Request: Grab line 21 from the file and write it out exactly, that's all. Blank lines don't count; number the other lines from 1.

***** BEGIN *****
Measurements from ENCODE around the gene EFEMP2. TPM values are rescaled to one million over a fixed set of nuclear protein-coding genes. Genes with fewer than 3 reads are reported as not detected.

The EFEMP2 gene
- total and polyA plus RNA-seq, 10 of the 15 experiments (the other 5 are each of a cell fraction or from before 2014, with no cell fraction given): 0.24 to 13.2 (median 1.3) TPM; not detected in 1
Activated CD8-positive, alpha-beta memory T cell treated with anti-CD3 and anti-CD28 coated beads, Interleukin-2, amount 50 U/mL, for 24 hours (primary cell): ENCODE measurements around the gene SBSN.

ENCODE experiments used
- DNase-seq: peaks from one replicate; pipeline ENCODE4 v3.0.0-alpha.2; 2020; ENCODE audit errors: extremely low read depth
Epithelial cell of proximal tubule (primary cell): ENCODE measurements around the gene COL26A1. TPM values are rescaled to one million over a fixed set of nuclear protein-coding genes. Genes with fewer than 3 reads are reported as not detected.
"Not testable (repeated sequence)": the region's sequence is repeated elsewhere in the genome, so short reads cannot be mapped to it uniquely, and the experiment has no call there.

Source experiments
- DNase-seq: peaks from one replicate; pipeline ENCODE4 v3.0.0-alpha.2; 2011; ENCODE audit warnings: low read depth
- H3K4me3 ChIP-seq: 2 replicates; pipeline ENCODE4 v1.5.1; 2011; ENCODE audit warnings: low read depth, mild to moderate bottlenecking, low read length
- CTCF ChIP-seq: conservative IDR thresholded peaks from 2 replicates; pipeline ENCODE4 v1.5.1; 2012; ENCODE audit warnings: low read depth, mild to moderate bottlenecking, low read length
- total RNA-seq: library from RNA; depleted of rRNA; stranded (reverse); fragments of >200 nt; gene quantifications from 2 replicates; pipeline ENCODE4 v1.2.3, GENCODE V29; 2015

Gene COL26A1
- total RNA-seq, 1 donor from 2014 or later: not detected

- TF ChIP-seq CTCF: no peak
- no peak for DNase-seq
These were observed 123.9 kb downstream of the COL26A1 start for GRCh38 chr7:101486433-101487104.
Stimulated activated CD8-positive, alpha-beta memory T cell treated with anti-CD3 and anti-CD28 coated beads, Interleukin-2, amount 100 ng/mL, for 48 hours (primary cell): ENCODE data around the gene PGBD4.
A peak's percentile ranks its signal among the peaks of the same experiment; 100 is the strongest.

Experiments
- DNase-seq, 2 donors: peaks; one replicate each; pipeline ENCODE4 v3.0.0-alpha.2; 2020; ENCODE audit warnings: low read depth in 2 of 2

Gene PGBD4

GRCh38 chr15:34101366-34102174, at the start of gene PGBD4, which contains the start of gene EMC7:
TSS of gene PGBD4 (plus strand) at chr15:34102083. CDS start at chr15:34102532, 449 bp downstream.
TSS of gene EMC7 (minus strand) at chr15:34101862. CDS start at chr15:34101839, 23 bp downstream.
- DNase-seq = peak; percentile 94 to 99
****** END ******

Experiments